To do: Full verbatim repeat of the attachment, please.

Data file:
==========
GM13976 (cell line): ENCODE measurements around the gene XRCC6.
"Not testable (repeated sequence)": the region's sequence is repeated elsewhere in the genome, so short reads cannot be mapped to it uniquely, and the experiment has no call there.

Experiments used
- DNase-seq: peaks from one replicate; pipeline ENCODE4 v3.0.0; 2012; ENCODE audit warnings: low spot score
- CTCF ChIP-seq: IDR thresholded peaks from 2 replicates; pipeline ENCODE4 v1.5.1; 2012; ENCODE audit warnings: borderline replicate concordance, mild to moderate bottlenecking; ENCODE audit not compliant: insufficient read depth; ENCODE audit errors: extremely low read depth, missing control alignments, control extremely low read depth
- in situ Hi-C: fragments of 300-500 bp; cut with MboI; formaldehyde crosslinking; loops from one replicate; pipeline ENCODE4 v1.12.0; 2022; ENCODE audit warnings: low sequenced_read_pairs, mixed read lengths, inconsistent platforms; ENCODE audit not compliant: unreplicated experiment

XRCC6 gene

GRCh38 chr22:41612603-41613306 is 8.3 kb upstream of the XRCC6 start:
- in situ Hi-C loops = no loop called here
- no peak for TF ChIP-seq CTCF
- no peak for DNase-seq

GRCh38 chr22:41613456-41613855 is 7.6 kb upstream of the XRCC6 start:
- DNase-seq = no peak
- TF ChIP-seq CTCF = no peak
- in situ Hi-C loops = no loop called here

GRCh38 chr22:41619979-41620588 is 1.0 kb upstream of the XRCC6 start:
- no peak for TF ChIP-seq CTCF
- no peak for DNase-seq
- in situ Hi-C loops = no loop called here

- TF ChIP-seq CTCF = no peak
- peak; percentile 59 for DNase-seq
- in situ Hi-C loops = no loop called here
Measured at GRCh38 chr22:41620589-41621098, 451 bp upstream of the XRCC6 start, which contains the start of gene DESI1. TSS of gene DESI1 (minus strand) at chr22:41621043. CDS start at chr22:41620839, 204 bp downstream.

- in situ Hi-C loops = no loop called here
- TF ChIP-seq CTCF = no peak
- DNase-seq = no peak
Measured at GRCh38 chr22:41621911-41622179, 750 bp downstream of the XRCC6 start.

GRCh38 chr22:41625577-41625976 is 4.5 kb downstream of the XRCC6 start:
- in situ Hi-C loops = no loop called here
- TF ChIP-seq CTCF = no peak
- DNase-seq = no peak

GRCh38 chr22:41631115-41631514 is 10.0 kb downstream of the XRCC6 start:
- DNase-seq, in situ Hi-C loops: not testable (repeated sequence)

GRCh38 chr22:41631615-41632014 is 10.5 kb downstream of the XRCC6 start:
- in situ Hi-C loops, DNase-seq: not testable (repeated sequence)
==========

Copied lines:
GM13976 (cell line): ENCODE measurements around the gene XRCC6.
"Not testable (repeated sequence)": the region's sequence is repeated elsewhere in the genome, so short reads cannot be mapped to it uniquely, and the experiment has no call there.

Experiments used
- DNase-seq: peaks from one replicate; pipeline ENCODE4 v3.0.0; 2012; ENCODE audit warnings: low spot score
- CTCF ChIP-seq: IDR thresholded peaks from 2 replicates; pipeline ENCODE4 v1.5.1; 2012; ENCODE audit warnings: borderline replicate concordance, mild to moderate bottlenecking; ENCODE audit not compliant: insufficient read depth; ENCODE audit errors: extremely low read depth, missing control alignments, control extremely low read depth
- in situ Hi-C: fragments of 300-500 bp; cut with MboI; formaldehyde crosslinking; loops from one replicate; pipeline ENCODE4 v1.12.0; 2022; ENCODE audit warnings: low sequenced_read_pairs, mixed read lengths, inconsistent platforms; ENCODE audit not compliant: unreplicated experiment

XRCC6 gene

GRCh38 chr22:41612603-41613306 is 8.3 kb upstream of the XRCC6 start:
- in situ Hi-C loops = no loop called here
- no peak for TF ChIP-seq CTCF
- no peak for DNase-seq

GRCh38 chr22:41613456-41613855 is 7.6 kb upstream of the XRCC6 start:
- DNase-seq = no peak
- TF ChIP-seq CTCF = no peak
- in situ Hi-C loops = no loop called here

GRCh38 chr22:41619979-41620588 is 1.0 kb upstream of the XRCC6 start:
- no peak for TF ChIP-seq CTCF
- no peak for DNase-seq
- in situ Hi-C loops = no loop called here

- TF ChIP-seq CTCF = no peak
- peak; percentile 59 for DNase-seq
- in situ Hi-C loops = no loop called here
Measured at GRCh38 chr22:41620589-41621098, 451 bp upstream of the XRCC6 start, which contains the start of gene DESI1. TSS of gene DESI1 (minus strand) at chr22:41621043. CDS start at chr22:41620839, 204 bp downstream.

- in situ Hi-C loops = no loop called here
- TF ChIP-seq CTCF = no peak
- DNase-seq = no peak
Measured at GRCh38 chr22:41621911-41622179, 750 bp downstream of the XRCC6 start.

GRCh38 chr22:41625577-41625976 is 4.5 kb downstream of the XRCC6 start:
- in situ Hi-C loops = no loop called here
- TF ChIP-seq CTCF = no peak
- DNase-seq = no peak

GRCh38 chr22:41631115-41631514 is 10.0 kb downstream of the XRCC6 start:
- DNase-seq, in situ Hi-C loops: not testable (repeated sequence)

GRCh38 chr22:41631615-41632014 is 10.5 kb downstream of the XRCC6 start:
- in situ Hi-C loops, DNase-seq: not testable (repeated sequence)